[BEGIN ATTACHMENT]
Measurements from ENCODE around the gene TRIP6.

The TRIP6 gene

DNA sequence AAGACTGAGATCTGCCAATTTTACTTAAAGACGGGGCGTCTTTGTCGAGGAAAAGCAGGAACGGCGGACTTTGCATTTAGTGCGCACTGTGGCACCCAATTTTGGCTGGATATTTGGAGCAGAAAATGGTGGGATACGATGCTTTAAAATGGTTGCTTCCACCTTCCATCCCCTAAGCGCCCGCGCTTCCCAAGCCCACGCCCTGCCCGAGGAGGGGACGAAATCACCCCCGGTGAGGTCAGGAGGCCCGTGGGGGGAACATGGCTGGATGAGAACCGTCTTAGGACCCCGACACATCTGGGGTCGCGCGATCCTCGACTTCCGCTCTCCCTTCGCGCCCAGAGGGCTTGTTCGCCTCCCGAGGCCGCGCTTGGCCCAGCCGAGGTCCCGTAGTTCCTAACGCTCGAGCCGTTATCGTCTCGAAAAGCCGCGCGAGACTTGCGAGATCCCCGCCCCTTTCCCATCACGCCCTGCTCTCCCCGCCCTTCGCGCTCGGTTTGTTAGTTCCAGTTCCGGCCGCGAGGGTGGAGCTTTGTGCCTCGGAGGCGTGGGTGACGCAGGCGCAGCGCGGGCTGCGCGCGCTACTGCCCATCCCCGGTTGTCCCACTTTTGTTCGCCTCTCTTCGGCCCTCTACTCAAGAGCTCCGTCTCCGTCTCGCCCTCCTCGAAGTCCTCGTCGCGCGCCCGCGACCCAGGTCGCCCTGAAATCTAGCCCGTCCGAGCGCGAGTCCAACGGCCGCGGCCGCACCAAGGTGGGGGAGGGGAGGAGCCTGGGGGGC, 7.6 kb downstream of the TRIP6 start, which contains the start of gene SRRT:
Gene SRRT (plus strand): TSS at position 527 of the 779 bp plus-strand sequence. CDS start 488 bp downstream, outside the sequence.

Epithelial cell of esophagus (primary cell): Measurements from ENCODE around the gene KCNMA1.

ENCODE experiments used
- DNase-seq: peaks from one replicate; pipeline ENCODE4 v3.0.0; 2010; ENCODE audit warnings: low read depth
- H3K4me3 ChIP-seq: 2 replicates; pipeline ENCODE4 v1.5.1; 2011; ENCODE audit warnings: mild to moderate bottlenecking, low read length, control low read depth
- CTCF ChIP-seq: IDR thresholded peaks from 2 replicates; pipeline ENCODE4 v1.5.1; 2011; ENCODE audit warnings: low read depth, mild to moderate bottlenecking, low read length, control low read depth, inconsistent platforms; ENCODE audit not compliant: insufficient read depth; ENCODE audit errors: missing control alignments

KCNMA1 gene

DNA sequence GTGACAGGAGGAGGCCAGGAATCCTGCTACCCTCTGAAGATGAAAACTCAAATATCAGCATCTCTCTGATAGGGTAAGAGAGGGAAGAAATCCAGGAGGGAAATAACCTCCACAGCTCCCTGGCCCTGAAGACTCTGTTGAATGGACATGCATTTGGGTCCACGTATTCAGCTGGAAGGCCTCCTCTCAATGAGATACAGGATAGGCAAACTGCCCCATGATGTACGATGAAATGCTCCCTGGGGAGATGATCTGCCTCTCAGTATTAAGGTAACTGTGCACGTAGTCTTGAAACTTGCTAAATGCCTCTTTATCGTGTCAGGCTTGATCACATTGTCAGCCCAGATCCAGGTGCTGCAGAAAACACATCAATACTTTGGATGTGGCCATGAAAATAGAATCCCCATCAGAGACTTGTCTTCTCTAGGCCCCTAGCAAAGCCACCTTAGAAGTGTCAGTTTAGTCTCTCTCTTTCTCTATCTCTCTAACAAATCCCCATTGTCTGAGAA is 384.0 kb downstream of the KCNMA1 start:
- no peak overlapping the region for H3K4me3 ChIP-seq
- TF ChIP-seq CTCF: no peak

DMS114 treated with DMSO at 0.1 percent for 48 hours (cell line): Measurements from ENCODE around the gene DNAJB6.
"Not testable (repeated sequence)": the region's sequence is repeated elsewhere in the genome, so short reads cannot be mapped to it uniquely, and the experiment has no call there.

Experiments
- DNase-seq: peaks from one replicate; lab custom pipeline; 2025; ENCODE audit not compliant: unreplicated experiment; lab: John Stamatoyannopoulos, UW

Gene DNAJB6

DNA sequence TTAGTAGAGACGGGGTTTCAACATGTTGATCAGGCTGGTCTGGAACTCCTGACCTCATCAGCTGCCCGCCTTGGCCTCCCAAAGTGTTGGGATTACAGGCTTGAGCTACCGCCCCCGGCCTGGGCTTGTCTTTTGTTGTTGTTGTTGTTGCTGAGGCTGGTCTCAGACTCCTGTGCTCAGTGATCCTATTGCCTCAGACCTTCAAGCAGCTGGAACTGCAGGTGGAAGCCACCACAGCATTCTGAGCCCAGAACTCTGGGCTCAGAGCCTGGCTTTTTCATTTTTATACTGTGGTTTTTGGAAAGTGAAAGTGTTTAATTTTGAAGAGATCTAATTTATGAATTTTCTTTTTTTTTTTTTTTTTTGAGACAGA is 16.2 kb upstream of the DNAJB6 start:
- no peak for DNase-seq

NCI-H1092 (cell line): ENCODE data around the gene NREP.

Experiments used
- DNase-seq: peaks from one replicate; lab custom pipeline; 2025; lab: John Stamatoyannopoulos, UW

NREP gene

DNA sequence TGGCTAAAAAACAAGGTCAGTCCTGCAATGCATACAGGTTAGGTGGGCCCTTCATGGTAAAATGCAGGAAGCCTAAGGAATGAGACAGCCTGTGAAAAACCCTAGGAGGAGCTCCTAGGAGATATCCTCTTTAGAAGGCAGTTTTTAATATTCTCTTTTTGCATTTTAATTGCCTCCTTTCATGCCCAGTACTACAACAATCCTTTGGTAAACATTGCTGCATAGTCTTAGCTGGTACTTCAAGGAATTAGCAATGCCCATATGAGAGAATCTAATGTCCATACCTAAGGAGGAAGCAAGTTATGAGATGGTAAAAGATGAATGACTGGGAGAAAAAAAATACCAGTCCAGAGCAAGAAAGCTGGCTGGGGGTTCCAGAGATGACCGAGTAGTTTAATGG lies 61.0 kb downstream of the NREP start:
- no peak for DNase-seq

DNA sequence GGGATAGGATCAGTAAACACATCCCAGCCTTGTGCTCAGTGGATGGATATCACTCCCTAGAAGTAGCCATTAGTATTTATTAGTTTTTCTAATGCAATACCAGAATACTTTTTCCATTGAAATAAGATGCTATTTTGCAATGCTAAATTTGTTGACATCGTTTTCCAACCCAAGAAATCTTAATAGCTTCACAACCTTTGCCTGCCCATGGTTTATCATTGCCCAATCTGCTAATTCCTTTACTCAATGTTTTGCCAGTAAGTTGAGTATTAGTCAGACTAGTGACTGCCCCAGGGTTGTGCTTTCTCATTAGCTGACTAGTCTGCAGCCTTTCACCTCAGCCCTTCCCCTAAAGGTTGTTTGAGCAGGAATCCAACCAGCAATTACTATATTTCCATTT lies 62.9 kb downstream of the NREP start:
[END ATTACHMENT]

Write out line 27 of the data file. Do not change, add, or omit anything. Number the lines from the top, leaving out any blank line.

DNA sequence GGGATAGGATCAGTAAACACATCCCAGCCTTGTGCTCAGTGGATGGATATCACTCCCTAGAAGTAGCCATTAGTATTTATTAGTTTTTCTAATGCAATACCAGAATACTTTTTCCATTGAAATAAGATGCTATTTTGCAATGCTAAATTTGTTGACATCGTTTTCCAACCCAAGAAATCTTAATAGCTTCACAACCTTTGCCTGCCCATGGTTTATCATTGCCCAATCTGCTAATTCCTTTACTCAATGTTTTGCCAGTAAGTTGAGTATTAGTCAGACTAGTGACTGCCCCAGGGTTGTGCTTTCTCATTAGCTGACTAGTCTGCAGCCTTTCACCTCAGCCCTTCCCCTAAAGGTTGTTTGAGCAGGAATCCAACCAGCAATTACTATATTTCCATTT lies 62.9 kb downstream of the NREP start: